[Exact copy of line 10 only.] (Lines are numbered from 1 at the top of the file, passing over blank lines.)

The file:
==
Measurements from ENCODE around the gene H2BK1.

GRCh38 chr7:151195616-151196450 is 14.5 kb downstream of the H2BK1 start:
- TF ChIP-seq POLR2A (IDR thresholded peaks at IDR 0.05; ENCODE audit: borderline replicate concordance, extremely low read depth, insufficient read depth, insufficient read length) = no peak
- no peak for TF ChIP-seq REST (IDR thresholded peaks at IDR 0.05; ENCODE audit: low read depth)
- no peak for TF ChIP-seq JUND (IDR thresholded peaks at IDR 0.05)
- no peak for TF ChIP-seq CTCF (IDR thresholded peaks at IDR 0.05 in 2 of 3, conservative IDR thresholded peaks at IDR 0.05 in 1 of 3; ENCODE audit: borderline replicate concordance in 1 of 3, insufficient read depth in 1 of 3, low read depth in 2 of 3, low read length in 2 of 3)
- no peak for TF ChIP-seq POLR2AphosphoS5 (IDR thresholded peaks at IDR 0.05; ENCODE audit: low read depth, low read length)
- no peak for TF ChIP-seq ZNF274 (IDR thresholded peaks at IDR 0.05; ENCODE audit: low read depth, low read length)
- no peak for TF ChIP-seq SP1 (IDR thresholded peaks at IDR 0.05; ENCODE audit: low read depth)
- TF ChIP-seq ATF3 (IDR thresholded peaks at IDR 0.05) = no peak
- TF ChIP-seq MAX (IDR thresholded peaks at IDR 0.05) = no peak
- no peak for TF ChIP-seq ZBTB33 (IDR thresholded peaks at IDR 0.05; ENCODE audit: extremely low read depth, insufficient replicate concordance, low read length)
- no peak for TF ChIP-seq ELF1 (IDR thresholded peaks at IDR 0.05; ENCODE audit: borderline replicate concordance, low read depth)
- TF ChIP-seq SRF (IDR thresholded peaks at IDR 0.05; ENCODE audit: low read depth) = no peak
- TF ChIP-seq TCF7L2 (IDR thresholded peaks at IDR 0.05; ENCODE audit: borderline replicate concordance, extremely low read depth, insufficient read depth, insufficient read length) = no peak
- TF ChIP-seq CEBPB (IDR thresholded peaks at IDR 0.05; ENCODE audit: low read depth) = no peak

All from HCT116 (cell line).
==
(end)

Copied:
- TF ChIP-seq ATF3 (IDR thresholded peaks at IDR 0.05) = no peak